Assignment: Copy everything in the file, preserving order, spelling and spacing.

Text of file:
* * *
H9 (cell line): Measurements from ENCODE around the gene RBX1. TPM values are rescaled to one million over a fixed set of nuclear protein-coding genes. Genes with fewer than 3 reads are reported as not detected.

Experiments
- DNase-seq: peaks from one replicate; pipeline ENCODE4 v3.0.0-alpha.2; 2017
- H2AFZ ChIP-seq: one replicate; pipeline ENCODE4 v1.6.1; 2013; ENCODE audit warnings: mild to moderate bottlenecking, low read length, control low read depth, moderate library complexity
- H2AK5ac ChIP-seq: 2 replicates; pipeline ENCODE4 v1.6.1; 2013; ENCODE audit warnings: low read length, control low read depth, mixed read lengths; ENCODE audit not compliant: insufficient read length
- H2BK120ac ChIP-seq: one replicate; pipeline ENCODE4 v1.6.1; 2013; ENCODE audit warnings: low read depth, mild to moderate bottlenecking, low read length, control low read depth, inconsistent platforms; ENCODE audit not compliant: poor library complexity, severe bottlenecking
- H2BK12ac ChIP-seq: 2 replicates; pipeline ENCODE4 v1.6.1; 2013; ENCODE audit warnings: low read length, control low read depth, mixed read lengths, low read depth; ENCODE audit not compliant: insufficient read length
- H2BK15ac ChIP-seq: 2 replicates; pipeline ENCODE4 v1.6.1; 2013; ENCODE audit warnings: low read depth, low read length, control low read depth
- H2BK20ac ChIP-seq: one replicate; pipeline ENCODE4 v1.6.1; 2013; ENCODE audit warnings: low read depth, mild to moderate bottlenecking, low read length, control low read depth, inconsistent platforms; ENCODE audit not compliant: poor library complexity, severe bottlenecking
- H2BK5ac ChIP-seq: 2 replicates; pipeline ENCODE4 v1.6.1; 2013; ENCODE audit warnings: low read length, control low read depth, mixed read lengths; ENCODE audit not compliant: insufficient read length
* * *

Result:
H9 (cell line): Measurements from ENCODE around the gene RBX1. TPM values are rescaled to one million over a fixed set of nuclear protein-coding genes. Genes with fewer than 3 reads are reported as not detected.

Experiments
- DNase-seq: peaks from one replicate; pipeline ENCODE4 v3.0.0-alpha.2; 2017
- H2AFZ ChIP-seq: one replicate; pipeline ENCODE4 v1.6.1; 2013; ENCODE audit warnings: mild to moderate bottlenecking, low read length, control low read depth, moderate library complexity
- H2AK5ac ChIP-seq: 2 replicates; pipeline ENCODE4 v1.6.1; 2013; ENCODE audit warnings: low read length, control low read depth, mixed read lengths; ENCODE audit not compliant: insufficient read length
- H2BK120ac ChIP-seq: one replicate; pipeline ENCODE4 v1.6.1; 2013; ENCODE audit warnings: low read depth, mild to moderate bottlenecking, low read length, control low read depth, inconsistent platforms; ENCODE audit not compliant: poor library complexity, severe bottlenecking
- H2BK12ac ChIP-seq: 2 replicates; pipeline ENCODE4 v1.6.1; 2013; ENCODE audit warnings: low read length, control low read depth, mixed read lengths, low read depth; ENCODE audit not compliant: insufficient read length
- H2BK15ac ChIP-seq: 2 replicates; pipeline ENCODE4 v1.6.1; 2013; ENCODE audit warnings: low read depth, low read length, control low read depth
- H2BK20ac ChIP-seq: one replicate; pipeline ENCODE4 v1.6.1; 2013; ENCODE audit warnings: low read depth, mild to moderate bottlenecking, low read length, control low read depth, inconsistent platforms; ENCODE audit not compliant: poor library complexity, severe bottlenecking
- H2BK5ac ChIP-seq: 2 replicates; pipeline ENCODE4 v1.6.1; 2013; ENCODE audit warnings: low read length, control low read depth, mixed read lengths; ENCODE audit not compliant: insufficient read length